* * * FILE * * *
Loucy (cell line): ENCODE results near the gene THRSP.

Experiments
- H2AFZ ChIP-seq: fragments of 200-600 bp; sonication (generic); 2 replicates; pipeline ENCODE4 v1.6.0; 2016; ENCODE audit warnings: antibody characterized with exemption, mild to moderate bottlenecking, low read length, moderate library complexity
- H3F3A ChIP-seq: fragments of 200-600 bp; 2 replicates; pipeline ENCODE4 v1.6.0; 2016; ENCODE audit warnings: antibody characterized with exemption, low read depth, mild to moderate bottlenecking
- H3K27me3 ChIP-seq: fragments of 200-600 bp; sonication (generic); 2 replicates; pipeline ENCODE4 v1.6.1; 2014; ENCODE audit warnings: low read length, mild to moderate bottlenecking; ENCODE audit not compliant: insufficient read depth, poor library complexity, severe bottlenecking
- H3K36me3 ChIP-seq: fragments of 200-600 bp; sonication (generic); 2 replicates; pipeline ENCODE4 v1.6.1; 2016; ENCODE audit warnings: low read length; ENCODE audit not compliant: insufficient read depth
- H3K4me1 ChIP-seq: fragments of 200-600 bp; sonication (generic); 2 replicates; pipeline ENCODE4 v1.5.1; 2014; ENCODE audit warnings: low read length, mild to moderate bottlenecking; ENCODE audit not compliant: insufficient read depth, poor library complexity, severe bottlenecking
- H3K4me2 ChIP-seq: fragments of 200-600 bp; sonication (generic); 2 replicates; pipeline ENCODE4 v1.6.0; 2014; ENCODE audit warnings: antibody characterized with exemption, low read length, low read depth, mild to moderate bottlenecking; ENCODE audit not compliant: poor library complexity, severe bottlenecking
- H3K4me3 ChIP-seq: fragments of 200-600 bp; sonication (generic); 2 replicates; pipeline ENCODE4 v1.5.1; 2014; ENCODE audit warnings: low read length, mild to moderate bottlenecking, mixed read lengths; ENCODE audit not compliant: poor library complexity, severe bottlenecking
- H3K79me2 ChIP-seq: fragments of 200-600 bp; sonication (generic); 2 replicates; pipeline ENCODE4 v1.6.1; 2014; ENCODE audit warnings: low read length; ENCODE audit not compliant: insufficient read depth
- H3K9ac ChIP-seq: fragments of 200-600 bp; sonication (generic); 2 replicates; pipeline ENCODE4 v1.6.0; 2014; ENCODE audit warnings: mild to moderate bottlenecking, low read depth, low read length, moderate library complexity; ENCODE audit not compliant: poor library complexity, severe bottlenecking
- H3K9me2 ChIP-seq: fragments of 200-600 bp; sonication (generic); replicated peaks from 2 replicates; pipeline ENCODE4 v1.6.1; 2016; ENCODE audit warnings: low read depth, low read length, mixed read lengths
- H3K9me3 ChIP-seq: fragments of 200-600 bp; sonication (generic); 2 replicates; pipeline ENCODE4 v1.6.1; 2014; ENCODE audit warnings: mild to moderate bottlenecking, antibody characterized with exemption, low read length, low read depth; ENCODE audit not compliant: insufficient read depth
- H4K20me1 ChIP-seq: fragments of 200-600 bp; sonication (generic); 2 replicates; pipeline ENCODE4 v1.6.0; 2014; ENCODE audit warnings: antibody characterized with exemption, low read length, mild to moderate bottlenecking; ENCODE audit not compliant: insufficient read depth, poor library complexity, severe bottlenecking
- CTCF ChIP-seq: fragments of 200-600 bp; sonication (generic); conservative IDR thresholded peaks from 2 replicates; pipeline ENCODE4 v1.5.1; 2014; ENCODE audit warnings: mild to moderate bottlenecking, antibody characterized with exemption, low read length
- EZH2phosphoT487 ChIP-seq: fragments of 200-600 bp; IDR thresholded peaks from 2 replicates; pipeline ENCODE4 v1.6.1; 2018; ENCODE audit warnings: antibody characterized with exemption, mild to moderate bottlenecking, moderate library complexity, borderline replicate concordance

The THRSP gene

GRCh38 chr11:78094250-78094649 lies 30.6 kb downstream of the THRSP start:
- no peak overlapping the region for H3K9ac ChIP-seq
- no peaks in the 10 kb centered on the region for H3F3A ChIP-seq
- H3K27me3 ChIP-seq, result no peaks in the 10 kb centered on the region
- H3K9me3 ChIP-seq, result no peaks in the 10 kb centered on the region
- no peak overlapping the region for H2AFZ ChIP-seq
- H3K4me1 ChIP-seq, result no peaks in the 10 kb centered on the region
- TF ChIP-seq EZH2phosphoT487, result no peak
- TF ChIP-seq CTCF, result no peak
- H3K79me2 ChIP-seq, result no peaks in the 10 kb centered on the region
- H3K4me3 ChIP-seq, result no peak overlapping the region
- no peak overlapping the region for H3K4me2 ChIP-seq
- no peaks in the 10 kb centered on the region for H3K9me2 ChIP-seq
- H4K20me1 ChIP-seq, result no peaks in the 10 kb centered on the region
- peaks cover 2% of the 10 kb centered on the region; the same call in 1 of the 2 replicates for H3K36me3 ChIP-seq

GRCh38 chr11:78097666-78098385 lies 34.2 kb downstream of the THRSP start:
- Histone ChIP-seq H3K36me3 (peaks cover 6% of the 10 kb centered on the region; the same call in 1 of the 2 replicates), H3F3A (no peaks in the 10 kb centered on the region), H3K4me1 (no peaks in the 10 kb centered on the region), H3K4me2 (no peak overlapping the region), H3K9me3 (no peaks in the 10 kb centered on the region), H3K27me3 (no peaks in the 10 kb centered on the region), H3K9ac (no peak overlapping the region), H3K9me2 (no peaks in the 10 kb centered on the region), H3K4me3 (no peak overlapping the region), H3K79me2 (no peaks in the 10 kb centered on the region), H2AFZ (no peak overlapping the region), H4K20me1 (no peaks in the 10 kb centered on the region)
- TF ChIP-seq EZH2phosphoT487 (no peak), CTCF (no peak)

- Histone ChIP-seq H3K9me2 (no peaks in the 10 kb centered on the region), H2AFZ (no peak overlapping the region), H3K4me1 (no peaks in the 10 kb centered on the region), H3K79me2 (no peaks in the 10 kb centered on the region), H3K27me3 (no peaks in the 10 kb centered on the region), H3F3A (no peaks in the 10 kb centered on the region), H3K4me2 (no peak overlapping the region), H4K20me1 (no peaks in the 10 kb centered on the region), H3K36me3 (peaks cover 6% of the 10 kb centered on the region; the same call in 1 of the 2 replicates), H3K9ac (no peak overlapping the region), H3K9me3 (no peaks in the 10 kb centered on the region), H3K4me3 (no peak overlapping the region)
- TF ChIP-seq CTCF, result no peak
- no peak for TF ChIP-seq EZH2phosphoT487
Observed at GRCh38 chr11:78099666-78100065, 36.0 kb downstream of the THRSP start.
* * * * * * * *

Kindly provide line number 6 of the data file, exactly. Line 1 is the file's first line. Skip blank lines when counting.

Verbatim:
- H3K36me3 ChIP-seq: fragments of 200-600 bp; sonication (generic); 2 replicates; pipeline ENCODE4 v1.6.1; 2016; ENCODE audit warnings: low read length; ENCODE audit not compliant: insufficient read depth